cut its outlook for growth in the personal navigation-device industry Tuesday, although its shares traded higher after the company renegotiated the terms of its outstanding debt.
TomTom, a Dutch company, said that the navigation-device market will probably grow at a slower pace than it originally thought. TomTom now believes about 18 million devices will be sold in Europe and another 18 million in the U.S. in 2008. Previously, it forecast that around 20 million units would be sold in both regions.
Additionally, TomTom lowered its full-year revenue projection to a range of 1.75 billion euros to 1.85 billion euros, down from its previous range of 1.95 billion euros to 2.15 billion euros, mostly due to the dramatic slowdown in consumer spending worldwide.
The revised outlook accompanied TomTom's third-quarter earnings report, which showed that revenue was flat from a year-ago at 428.7 million euros. On average, analysts were looking for sales of 467.4 million euros, according to Thomson Reuters.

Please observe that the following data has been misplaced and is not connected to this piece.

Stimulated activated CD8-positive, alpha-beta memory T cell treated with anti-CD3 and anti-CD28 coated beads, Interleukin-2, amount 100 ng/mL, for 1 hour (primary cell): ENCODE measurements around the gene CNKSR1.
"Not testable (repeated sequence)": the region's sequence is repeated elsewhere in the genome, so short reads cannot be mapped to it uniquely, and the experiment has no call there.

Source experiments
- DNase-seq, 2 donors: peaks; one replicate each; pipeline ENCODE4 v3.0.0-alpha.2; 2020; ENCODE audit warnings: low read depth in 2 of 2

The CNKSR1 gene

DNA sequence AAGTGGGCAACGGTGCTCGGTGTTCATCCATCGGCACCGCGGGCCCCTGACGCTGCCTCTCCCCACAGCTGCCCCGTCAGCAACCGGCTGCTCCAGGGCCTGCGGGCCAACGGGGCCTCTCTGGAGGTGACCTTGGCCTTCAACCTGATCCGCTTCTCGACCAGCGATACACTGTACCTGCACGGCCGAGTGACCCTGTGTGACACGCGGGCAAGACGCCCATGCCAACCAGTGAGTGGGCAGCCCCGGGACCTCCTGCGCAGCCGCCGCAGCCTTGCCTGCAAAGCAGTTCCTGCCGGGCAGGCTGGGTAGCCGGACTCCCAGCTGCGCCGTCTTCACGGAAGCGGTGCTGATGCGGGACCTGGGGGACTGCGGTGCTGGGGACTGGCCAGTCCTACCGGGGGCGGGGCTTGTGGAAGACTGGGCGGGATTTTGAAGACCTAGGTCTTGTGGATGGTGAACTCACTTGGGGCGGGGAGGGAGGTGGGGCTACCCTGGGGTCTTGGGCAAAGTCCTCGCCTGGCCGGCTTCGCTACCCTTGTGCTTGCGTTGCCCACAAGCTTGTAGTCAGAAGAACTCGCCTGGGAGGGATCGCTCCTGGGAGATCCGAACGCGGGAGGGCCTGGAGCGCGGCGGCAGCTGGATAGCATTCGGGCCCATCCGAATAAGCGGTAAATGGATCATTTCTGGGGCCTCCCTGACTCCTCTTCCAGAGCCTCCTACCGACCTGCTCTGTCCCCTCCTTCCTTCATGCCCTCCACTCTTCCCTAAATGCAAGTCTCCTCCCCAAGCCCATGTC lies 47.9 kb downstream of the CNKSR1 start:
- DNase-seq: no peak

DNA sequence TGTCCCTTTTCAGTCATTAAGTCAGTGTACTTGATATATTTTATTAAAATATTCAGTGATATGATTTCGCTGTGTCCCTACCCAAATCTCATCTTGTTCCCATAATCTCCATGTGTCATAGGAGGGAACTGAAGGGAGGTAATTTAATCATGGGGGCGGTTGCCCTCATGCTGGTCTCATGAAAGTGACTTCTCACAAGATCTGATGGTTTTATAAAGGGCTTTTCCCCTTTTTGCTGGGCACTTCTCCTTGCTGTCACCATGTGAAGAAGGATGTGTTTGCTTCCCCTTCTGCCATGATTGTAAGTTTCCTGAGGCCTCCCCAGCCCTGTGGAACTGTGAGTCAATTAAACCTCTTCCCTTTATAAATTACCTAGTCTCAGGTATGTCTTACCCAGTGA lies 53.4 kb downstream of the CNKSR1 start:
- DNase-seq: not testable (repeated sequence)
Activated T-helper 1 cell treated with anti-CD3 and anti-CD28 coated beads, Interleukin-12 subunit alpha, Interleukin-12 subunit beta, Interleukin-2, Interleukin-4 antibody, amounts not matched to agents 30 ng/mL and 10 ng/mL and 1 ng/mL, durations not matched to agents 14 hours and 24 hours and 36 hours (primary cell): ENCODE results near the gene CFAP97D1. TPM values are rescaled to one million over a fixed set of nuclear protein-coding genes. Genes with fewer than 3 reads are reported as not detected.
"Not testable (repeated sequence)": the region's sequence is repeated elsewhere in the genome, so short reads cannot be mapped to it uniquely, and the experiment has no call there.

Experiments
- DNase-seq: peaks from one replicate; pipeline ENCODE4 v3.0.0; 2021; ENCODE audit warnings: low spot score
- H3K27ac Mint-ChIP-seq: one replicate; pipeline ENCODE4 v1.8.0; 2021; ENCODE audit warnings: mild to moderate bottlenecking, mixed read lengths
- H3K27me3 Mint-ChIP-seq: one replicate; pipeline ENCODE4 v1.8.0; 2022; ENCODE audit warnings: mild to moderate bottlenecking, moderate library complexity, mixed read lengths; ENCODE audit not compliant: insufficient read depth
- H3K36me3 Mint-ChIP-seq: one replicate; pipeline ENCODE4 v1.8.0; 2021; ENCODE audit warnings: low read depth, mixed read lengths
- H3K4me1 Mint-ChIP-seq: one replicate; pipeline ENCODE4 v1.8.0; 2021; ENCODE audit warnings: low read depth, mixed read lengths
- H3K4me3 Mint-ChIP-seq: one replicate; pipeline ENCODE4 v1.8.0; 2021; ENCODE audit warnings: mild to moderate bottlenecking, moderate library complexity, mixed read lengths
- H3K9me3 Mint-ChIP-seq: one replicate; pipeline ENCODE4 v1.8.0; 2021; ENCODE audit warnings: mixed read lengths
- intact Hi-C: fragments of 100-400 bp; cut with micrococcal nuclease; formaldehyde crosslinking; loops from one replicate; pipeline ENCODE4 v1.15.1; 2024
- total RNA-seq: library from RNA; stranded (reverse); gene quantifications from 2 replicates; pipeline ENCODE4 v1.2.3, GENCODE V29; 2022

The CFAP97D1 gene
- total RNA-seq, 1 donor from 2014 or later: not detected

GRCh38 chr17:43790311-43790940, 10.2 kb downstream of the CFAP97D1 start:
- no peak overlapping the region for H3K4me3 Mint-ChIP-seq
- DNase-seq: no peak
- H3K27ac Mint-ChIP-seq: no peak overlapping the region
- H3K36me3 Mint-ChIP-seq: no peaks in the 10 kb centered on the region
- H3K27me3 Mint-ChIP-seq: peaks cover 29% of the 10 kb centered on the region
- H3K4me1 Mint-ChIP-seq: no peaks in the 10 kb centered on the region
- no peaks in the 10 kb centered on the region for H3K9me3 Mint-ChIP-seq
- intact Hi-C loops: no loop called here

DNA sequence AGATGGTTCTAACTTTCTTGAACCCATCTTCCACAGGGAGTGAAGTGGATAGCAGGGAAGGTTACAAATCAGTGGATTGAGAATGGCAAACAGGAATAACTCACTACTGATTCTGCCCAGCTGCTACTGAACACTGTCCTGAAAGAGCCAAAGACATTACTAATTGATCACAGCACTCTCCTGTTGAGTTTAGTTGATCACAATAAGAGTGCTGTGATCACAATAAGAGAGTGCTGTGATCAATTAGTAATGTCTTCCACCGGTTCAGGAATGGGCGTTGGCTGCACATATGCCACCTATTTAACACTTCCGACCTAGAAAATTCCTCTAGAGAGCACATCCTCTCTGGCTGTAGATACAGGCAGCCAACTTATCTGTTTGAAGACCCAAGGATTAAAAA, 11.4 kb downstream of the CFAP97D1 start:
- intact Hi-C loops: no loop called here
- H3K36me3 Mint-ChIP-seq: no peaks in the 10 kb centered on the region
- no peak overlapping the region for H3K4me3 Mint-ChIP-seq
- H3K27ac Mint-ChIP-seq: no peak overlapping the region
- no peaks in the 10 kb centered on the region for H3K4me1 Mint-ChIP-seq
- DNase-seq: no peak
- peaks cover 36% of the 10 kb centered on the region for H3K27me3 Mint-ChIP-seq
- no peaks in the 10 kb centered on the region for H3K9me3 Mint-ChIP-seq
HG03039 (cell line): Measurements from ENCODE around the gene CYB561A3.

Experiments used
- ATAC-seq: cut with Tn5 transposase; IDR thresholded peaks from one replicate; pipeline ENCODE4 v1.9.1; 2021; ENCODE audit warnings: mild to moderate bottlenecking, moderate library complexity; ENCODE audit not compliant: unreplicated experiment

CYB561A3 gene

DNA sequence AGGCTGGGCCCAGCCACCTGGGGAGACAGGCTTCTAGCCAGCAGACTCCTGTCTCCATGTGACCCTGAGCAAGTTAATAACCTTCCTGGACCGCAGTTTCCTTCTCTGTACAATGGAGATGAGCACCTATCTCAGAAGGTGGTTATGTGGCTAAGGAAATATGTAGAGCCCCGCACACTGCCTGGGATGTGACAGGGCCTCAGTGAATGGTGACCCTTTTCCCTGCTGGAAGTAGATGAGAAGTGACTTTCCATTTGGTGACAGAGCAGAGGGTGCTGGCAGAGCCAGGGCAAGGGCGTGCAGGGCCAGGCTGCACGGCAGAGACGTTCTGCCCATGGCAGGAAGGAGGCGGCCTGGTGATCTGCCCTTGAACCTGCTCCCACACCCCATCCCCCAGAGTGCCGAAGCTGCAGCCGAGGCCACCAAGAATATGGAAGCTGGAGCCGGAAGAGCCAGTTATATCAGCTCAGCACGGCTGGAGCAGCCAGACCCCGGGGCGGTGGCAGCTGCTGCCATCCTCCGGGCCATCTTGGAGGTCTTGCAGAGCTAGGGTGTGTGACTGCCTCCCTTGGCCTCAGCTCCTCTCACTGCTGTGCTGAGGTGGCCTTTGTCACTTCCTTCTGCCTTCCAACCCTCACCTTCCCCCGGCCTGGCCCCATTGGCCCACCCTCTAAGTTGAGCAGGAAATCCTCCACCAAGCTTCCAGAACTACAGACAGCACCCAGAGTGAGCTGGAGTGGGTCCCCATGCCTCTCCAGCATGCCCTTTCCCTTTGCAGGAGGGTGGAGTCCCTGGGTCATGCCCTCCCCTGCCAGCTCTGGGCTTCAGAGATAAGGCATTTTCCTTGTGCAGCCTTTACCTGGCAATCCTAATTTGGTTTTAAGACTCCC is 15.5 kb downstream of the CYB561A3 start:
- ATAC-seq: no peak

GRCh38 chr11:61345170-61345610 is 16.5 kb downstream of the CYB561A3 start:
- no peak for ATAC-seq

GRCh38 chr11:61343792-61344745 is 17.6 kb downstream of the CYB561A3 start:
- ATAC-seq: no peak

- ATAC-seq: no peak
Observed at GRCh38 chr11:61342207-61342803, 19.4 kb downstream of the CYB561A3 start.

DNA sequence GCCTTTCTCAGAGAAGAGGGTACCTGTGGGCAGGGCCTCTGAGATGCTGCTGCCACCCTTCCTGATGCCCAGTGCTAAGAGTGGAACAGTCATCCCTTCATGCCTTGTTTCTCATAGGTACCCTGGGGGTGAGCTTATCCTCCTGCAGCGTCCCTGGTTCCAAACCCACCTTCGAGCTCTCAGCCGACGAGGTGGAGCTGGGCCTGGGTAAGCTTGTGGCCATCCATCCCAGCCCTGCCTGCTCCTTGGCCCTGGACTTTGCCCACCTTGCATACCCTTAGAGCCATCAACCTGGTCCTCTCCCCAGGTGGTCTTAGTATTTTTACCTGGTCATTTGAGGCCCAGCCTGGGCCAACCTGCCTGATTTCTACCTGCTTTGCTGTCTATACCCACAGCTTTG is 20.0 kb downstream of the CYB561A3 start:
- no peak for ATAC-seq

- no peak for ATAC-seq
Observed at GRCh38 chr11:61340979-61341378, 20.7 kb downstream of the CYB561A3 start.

TomTom said that, due to worsening macroeconomic conditions, it renegotiated the conditions of the debt it took on in order to finance its acquisition of
earlier this year.
"As part of the renegotiated facilities we also agreed to pay a higher interest rate," the company said. Industry observers had feared the company would breach the covenants, another reason the company's stock has been under considerable pressure.
Shares of TomTom have fallen nearly 90% this year amid the global economic slowdown, as margins have been compressed due to lower average selling prices of its devices. In morning trading in Europe, the stock was up more than 4%.
On the positive side, TomTom said gross margins improved sequentially, rising to 56% from 50.2% in the second quarter, although that was still down from 57.6% in the year-ago quarter. The company sold 2.52 million personal navigation devices, an increase of 17% from a year ago but down 18% from the previous quarter. The average selling price of devices fell 26% from a year ago, the company said.
TomTom didn't offer any guidance for 2009, although the prospects of shrinking consumer spending has left many analysts fearing the worst for navigation-device makers. According to Thomson Reuters, analysts have ratcheted back next year's earnings targets by nearly 9% in the last month.
Investors will now wait to see what
will say when it reports its results Wednesday. The Cayman Islands-based navigation-device maker is expected to post a profit of 84 cents a share on revenue of $865.6 million, according to analysts.
Shares of Garmin were lately up 3.7% to $21, but the stock has dropped 79% for the year to date.